Invasive Species Compendium

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Abstract Full Text

Comparison of climate characteristics of Slovakia and Iraq as theoretical basic for study of woody plants introduction from Mediterranean to temperate zone.

Abstract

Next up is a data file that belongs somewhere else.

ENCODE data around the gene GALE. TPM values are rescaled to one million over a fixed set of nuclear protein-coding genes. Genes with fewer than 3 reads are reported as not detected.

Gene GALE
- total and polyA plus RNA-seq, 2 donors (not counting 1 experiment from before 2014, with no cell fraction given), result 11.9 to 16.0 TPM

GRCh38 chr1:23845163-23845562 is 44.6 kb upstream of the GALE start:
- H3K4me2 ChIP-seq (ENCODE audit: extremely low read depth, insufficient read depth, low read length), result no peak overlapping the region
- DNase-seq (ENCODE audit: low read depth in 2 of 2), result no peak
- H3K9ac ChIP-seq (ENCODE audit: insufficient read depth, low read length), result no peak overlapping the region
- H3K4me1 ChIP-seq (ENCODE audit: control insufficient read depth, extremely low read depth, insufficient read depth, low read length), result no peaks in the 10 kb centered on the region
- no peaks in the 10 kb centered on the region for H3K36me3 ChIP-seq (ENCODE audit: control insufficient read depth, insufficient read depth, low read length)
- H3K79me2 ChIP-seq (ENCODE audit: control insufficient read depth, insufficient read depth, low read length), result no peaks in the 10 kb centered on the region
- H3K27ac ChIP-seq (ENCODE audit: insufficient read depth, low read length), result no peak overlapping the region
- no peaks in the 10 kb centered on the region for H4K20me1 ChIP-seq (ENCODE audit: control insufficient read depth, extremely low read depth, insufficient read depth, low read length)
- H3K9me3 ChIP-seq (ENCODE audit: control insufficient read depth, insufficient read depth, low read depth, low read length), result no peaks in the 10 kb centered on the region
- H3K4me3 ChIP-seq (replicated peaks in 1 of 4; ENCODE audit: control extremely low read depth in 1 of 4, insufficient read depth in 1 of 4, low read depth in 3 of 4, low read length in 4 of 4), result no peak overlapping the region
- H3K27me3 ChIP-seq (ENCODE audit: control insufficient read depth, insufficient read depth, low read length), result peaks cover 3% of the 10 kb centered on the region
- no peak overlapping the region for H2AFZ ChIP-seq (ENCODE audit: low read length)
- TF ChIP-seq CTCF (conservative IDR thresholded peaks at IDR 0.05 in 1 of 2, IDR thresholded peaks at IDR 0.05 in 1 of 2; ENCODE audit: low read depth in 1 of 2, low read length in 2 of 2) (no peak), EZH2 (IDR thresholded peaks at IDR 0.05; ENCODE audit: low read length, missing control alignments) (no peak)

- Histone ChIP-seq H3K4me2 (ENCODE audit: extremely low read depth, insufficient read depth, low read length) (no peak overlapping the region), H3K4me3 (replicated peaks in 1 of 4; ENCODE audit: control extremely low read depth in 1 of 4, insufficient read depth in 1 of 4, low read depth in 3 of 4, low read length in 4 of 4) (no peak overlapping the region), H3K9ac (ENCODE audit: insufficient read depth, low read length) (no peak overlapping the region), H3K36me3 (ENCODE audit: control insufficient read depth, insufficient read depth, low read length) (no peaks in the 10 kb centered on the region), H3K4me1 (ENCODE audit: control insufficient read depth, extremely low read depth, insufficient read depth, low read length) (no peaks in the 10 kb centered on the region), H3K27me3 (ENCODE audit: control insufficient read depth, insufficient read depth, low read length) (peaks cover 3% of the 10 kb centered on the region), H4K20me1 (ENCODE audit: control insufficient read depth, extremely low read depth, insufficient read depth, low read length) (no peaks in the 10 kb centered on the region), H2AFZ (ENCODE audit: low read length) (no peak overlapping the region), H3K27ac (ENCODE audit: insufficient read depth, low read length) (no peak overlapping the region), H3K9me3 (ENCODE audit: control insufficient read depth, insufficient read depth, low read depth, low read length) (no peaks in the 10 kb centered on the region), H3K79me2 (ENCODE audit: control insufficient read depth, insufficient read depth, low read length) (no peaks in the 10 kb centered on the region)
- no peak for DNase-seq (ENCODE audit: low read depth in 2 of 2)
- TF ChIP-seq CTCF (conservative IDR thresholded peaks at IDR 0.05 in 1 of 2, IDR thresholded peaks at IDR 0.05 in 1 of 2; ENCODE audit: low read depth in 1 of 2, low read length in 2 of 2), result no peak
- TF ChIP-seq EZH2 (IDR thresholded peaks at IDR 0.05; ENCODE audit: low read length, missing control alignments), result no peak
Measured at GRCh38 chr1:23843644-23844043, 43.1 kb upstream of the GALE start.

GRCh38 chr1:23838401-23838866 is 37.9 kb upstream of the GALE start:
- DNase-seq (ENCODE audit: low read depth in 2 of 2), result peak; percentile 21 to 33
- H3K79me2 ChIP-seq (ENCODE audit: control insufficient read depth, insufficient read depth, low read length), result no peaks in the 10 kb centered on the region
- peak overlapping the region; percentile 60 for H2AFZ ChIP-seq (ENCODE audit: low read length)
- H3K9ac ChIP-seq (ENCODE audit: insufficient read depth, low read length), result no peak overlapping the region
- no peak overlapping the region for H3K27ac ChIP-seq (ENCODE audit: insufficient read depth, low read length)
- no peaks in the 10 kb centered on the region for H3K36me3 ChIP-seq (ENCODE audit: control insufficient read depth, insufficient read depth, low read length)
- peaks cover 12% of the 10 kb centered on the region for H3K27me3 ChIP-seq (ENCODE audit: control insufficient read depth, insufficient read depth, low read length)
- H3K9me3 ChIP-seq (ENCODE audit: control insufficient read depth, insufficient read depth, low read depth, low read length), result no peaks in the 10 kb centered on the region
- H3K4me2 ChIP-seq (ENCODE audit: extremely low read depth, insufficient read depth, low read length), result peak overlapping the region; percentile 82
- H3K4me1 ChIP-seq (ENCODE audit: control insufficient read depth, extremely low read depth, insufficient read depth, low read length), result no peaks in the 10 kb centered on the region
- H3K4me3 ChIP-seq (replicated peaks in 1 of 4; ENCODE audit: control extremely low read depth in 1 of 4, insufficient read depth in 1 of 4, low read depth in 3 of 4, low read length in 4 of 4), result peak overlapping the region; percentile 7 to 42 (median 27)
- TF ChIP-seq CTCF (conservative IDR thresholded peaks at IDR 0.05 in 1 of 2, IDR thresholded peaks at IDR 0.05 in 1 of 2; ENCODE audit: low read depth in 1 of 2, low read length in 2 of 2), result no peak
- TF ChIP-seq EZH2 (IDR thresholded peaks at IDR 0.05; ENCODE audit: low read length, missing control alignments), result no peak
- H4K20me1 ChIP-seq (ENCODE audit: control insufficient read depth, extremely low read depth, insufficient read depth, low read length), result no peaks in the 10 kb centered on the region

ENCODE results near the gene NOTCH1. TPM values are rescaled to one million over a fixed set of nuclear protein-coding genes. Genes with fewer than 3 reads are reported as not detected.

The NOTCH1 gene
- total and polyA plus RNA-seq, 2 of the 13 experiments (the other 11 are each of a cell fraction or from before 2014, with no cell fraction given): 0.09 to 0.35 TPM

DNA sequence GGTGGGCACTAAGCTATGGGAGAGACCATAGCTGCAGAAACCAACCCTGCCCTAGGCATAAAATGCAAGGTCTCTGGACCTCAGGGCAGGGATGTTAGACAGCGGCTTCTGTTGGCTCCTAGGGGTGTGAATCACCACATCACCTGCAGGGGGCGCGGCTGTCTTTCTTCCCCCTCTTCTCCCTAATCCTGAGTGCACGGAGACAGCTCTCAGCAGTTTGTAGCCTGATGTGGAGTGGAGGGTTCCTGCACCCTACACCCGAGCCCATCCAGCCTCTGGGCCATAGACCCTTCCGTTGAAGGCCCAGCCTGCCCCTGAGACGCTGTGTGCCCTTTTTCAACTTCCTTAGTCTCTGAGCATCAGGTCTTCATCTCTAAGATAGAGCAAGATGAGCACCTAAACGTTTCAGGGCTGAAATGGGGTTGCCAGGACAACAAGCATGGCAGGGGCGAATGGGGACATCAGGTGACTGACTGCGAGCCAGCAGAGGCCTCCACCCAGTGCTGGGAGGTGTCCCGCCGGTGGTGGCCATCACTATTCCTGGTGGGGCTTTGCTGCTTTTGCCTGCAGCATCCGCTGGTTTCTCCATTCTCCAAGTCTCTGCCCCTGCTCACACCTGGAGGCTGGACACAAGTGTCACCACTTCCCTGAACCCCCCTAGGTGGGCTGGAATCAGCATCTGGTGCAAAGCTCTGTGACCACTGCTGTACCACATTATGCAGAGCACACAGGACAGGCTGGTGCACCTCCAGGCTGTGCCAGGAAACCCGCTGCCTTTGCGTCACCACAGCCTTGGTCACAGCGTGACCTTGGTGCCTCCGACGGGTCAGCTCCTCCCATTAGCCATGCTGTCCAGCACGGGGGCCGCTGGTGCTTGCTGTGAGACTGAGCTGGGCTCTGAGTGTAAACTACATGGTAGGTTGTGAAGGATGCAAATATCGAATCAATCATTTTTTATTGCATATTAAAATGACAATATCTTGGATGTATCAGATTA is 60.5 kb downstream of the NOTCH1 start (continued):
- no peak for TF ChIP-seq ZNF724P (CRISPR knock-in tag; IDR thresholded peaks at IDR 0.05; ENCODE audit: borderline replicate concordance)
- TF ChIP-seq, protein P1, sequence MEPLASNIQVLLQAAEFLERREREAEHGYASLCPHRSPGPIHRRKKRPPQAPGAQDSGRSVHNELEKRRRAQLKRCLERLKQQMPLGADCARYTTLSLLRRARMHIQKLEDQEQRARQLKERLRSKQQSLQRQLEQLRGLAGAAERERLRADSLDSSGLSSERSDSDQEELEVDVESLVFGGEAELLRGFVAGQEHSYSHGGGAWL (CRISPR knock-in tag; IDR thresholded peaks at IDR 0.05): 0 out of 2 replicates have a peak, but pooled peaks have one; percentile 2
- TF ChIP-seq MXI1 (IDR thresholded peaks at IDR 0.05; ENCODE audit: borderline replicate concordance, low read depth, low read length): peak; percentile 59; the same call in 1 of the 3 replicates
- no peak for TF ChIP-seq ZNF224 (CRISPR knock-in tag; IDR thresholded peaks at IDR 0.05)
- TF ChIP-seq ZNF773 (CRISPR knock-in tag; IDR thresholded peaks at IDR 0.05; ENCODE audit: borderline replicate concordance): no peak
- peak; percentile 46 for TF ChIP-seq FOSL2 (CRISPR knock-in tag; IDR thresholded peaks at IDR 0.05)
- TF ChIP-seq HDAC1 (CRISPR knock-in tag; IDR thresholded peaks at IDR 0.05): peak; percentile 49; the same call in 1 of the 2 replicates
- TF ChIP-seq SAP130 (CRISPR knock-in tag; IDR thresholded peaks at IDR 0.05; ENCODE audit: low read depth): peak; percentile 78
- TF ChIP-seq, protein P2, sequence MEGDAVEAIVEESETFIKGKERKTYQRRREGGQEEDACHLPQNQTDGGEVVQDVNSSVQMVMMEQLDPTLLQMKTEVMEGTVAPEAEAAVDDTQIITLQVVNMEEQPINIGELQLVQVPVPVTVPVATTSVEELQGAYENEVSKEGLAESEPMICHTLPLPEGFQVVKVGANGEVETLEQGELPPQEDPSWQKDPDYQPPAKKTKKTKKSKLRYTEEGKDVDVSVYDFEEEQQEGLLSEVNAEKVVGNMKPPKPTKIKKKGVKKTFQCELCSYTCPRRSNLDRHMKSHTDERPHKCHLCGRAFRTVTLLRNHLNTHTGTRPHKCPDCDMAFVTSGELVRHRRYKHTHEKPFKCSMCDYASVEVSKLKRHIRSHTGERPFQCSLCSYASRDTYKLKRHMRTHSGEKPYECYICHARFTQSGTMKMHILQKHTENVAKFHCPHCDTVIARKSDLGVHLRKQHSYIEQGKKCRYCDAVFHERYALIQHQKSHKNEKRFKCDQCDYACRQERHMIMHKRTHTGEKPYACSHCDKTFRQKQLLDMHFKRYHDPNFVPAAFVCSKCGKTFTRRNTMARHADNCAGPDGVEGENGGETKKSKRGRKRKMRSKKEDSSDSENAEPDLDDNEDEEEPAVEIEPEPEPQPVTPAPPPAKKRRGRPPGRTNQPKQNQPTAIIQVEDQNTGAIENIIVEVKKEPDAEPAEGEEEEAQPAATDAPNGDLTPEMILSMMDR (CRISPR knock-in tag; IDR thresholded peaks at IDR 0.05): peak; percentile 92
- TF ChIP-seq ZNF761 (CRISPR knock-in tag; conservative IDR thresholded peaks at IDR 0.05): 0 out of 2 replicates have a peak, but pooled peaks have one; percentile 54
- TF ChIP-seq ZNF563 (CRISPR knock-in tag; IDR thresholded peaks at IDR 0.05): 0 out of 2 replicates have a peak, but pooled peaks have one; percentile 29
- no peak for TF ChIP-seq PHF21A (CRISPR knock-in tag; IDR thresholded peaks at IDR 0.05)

Mediterranean-type climates have been defined: (1) Geographically, as climates similar to those found around the Mediterranean Sea; (2) Vegetationally, as climates where broadleaved evergreen sclerophyllous shrub lands (maquis, chaparral, matorral, macchia, fynbos, kwongam) are common or dominant; and (3) Climatically, as regions of summer drought and winter rainfall. Native plant species are very important source of adapted plant material especially when unfavourable climatic and soil conditions are present. These species are also more effective than non-native species in controlling soil erosion. Once established, since they are adapted to local dry conditions, their care is easer than non-native species. Mediterranean woody plants are very popular in central Europe countries in landscape and garden architecture as the composition element, also for oil, tea and as medical plants. These are the main reasons for the evaluation of the selected woody species introduction from the Mediterranean zone in the Middle East into Central European conditions of Slovakia (or the Czech Republic). From this reason were established experimental plots at the Botanical Garden of the Slovak University of Agriculture in Nitra. The study area was planted by the following woody evergreen and deciduous species: Callistemon laevis Ball., Cupressus sempervirens L., Lagerstroemia indica L. Laurus nobilis L., Nerium oleander L., Pittosporum tobira L., Trachycarpos fortunei (HOOK.) H. WENDL., Viburnum tinus L., Vitex agnus-castus L., Zizyphus jujuba L. The climate of the Kurdistan Region is semi-arid continental: very hot and dry in summer, and cold and wet in winter. Mean highest temperatures range from 13-18°C in March to 39-43°C in July and August. On the upper plains there is two to three times as much rain as at Baghdad, the average annual rainfall rising from about 300 mm in the drier parts to 500 mm. In the forest zone of mountains the rainfall varies from about 600 mm to over 1200 mm. Slovak Republic belongs to the northern moderate climatic zone, with four seasons. The topography of Slovakia is very diverse and the altitude is also an important factor affecting the air temperature, rainfall, solar radiation and wind. The warmest and driest region of Slovakia is Podunajská nížina (Danube lowland) with an annual average temperature around 10.3°C and precipitation around 530 mm. The coldest places are mountains as the High and Low Tatras with the annual average temperature of 3-6°C with precipitation over 1600 mm. Climate comparison of both countries shows on relative convenient conditions for woody plants introduction on other.